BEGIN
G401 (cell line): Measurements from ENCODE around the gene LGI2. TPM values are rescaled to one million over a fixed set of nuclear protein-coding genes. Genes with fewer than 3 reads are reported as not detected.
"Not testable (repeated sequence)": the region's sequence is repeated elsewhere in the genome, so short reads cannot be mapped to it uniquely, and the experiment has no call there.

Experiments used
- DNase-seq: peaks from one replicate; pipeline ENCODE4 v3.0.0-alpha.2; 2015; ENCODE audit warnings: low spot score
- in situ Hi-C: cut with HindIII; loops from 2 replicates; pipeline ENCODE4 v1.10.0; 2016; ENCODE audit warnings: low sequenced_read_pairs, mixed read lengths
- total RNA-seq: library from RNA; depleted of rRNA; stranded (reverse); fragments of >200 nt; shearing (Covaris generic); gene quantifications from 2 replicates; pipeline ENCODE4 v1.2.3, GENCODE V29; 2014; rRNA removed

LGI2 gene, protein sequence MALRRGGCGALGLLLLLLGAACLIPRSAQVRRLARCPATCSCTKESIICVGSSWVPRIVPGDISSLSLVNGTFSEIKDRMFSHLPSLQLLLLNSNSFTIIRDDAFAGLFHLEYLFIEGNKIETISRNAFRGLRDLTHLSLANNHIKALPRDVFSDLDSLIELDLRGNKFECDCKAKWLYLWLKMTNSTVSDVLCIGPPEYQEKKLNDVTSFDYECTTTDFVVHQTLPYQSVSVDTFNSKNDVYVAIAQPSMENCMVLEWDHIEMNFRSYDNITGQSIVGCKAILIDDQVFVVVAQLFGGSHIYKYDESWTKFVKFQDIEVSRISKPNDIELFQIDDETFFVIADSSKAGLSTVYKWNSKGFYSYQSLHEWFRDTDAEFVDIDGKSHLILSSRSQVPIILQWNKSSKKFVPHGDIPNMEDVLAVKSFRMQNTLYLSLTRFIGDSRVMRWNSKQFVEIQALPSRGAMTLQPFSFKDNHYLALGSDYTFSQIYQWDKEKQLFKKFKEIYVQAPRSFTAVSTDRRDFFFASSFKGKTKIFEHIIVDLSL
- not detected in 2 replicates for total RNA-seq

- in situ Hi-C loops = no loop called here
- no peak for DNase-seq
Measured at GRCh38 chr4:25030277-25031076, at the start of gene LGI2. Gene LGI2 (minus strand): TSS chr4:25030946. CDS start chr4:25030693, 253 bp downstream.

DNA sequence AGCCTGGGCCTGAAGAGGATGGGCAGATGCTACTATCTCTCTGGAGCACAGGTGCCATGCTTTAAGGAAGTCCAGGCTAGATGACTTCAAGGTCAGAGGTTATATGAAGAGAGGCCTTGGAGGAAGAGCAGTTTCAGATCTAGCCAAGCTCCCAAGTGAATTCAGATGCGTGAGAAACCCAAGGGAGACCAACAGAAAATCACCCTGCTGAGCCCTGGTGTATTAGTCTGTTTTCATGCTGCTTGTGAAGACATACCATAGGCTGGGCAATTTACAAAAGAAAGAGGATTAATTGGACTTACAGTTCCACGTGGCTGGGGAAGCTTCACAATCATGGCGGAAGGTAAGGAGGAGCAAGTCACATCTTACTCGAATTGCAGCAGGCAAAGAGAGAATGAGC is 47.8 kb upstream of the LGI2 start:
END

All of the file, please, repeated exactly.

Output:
G401 (cell line): Measurements from ENCODE around the gene LGI2. TPM values are rescaled to one million over a fixed set of nuclear protein-coding genes. Genes with fewer than 3 reads are reported as not detected.
"Not testable (repeated sequence)": the region's sequence is repeated elsewhere in the genome, so short reads cannot be mapped to it uniquely, and the experiment has no call there.

Experiments used
- DNase-seq: peaks from one replicate; pipeline ENCODE4 v3.0.0-alpha.2; 2015; ENCODE audit warnings: low spot score
- in situ Hi-C: cut with HindIII; loops from 2 replicates; pipeline ENCODE4 v1.10.0; 2016; ENCODE audit warnings: low sequenced_read_pairs, mixed read lengths
- total RNA-seq: library from RNA; depleted of rRNA; stranded (reverse); fragments of >200 nt; shearing (Covaris generic); gene quantifications from 2 replicates; pipeline ENCODE4 v1.2.3, GENCODE V29; 2014; rRNA removed

LGI2 gene, protein sequence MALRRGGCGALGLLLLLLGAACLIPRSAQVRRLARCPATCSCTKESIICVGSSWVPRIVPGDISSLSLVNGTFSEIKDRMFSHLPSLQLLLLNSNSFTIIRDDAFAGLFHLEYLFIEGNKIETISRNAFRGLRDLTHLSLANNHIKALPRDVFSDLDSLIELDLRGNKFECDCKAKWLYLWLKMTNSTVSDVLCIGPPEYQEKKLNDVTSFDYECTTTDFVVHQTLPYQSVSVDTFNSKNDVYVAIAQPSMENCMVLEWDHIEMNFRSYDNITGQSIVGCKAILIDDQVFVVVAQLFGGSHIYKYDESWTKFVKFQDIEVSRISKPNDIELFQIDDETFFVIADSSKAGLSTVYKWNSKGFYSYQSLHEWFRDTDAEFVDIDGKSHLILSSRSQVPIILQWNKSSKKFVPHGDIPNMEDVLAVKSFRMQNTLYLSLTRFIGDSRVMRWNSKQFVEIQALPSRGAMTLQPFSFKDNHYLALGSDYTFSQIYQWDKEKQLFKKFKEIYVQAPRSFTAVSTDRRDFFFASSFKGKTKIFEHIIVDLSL
- not detected in 2 replicates for total RNA-seq

- in situ Hi-C loops = no loop called here
- no peak for DNase-seq
Measured at GRCh38 chr4:25030277-25031076, at the start of gene LGI2. Gene LGI2 (minus strand): TSS chr4:25030946. CDS start chr4:25030693, 253 bp downstream.

DNA sequence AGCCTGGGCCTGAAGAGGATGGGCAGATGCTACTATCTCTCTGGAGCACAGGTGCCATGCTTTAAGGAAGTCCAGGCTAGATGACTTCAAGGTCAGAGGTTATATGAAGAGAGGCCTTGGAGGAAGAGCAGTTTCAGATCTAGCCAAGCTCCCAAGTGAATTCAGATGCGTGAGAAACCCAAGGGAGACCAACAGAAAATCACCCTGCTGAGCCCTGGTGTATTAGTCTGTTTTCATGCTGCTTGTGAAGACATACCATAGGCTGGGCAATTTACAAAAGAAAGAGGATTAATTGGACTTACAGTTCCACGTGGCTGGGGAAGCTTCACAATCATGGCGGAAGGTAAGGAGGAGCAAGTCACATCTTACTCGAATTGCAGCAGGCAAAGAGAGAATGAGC is 47.8 kb upstream of the LGI2 start: